When Mysterium was released, I was intrigued. When they announced a US-version of Mysterium – a.k.a. the version translated to English – I was excited. And when Dave said he bought the game and wanted to test play it, we all said yes.
Mysterium may not take a lot of time to play, depending on how your “ghost” fares. However, the game trades your Eldritch-Horror-Play-Time for real estate. The visuals of Mysterium rivals that of Dixit, and for a game with its fundamentals on pictures instead of words, setup is key.
Within each box, you have:
- 1 game screen
- 1 sand timer
- 6 intuition tokens
- 1 clairvoyance track and its 6 level markers
- 6 sleeves
- 15 culprit, weapon, location, ghost, and crow tokens
- 108 psychic and ghost cards
- 5 clock and progress boards
- 84 vision cards
This game requires at least two players, and plays like a partial co-operative with individual points. Firstly, choose one player to be the “ghost”, while the rest of the players will play the clairvoyants / mediums.
The “ghost” gets a screen, and sets up accordingly as instructed in the instruction manual. There’s going to be quite a bit of distribution going on, differing with the number of players as mediums, so I’m not going to go into details here. For a point of reference, here’s what you need to have before you start playing:
- “Ghost” player behind the screen
- Sand timer next to the Clock board, with the clock hand at “1”
- Each clairvoyant / medium player to have their corresponding sleeve, intuition token, clairvoyance track, and level markers
- Boards and corresponding cards for the culprit, weapon, and location choices face up
You’re now ready to play!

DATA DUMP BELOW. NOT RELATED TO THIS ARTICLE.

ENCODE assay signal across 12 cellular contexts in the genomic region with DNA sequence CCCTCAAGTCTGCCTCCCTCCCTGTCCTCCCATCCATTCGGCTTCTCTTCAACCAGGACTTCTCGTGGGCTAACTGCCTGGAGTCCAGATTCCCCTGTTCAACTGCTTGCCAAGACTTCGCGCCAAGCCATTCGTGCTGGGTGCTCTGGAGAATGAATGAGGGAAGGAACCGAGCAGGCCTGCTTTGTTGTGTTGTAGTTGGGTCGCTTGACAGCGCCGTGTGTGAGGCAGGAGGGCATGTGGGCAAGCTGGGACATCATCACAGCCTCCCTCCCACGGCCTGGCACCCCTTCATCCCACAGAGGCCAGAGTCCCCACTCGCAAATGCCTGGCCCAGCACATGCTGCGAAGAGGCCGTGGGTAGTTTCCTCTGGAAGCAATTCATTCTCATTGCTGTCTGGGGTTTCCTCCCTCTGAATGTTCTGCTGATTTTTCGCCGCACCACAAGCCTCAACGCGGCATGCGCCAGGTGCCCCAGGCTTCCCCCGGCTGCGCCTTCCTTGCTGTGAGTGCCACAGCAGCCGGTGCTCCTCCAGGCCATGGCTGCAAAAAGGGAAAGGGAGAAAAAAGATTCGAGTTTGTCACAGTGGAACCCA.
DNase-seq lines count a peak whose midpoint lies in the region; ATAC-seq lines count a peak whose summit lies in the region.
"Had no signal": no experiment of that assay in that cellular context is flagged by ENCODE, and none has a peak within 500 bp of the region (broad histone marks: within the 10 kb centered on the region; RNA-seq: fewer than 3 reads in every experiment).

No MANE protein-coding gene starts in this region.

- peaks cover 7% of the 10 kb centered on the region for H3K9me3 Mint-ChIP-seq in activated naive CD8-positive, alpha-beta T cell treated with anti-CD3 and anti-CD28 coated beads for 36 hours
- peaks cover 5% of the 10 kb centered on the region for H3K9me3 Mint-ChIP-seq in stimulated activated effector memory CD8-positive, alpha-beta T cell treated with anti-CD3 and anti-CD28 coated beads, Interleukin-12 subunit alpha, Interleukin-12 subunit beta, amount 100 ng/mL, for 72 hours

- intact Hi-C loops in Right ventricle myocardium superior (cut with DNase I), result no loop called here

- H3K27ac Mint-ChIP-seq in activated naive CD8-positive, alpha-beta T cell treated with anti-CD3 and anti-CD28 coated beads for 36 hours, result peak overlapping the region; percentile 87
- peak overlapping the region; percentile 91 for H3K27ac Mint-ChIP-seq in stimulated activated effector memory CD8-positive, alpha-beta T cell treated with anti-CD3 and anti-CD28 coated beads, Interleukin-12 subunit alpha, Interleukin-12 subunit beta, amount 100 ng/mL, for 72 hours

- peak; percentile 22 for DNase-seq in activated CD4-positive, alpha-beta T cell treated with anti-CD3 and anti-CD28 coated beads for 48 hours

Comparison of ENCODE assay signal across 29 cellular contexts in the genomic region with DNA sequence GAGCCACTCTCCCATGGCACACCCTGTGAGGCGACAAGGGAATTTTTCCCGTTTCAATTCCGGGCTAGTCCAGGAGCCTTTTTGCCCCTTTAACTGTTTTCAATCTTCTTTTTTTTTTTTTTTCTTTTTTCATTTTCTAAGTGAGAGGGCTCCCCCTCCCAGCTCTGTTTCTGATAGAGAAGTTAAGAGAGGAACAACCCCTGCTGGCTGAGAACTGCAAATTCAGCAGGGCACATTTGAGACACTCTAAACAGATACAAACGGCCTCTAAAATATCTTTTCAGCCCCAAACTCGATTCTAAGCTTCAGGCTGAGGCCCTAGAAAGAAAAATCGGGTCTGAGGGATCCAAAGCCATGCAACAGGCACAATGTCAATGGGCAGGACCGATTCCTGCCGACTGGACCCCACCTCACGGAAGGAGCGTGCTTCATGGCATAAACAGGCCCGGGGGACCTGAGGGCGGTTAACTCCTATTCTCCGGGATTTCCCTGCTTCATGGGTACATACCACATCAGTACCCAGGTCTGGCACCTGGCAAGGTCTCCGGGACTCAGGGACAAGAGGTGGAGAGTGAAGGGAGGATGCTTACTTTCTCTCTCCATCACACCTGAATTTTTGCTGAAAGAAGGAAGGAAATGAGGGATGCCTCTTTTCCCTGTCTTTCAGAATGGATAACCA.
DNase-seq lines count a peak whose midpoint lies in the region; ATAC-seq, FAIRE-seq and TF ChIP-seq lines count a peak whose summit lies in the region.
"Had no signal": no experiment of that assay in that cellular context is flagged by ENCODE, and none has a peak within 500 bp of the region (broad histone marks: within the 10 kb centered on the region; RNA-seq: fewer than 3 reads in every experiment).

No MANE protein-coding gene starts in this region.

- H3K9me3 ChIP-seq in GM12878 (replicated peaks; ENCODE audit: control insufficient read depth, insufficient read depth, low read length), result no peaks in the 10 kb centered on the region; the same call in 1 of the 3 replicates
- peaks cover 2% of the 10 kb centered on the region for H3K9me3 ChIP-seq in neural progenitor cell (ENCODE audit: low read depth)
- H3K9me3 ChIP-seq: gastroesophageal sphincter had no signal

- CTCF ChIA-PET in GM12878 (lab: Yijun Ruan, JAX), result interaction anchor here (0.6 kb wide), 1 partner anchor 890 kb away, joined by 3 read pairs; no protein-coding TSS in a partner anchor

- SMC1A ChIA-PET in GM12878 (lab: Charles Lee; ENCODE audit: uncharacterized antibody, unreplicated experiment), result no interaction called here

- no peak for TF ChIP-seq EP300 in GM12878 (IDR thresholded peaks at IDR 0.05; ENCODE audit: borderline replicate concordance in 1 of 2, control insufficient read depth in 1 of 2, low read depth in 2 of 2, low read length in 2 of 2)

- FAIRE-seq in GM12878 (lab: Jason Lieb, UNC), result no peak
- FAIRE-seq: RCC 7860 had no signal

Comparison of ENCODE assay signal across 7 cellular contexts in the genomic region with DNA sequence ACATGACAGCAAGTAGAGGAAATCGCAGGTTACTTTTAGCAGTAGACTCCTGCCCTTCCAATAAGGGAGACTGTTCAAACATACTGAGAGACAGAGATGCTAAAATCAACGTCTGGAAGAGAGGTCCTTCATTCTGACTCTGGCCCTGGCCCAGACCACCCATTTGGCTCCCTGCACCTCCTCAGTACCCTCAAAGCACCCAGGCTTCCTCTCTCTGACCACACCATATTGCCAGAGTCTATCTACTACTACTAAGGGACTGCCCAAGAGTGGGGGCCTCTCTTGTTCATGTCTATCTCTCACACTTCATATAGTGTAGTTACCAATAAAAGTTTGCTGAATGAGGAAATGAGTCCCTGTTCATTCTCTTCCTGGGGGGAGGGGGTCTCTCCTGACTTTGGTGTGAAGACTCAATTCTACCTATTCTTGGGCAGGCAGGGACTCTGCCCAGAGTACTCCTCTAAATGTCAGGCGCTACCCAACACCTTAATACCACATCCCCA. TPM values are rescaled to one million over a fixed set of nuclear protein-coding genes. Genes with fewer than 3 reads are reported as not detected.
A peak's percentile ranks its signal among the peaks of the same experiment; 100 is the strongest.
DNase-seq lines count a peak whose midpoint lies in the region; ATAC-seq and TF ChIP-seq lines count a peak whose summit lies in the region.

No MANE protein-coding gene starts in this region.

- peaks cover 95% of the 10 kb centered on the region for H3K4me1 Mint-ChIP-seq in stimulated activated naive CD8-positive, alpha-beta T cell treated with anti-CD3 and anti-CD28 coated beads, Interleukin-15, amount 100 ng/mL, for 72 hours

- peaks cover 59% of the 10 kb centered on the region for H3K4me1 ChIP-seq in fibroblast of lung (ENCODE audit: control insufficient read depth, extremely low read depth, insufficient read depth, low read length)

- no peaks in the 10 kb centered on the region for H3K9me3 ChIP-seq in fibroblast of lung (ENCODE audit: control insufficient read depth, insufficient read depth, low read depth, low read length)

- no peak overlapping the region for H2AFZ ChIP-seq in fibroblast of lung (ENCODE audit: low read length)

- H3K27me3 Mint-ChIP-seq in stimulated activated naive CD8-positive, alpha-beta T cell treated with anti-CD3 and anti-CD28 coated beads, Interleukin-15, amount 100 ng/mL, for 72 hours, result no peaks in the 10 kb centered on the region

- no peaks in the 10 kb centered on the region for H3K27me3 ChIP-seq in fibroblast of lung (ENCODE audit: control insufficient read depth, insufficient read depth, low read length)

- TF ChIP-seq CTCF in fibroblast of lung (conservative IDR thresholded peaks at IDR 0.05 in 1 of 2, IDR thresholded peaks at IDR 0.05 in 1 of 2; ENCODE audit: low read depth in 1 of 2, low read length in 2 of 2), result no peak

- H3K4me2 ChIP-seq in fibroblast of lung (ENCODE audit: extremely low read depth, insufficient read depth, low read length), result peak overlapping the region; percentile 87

(Note: This game takes up a bit of real estate and will require quite a bit of assembly. This post is only my experience with the game, so please consult your instruction manual before you play your game.)
The Game We Played
So in Mysterium, we are all mediums contacted by a victim who had been murdered. Using vision cards, the “ghost” distributes image cards to point the medium to their assigned culprit, location, and weapon. In essence, it’s like playing Cluedo with Dixit, and a timer. The longer a medium takes to guess the correct culprit, location, and weapon, the lesser points they earn, which translates to the amount of cards they’ll be able to see before casting their final votes in the final round of cards.
With Dave as the ghost, I was able to interpret his clues really well, thanks to a combination of skill and the luck of the cards. Ben’s cards were slightly trickier, and that resulted in us taking a longer time to get where we wanted to go.
Regardless, Mysterium is a game of beautiful art, thrilling curiosity, and fun that won’t drive you to boredom with waiting.
Gameplay Winner: All of us won both rounds, with Dave being the first ghost and Ben being the second.
Our copy of Mysterium was a translated copy from its original designers, Oleksandr Nevisky and Oleg Sidorenko. Originally published by Libellud, you can find out more about this game here.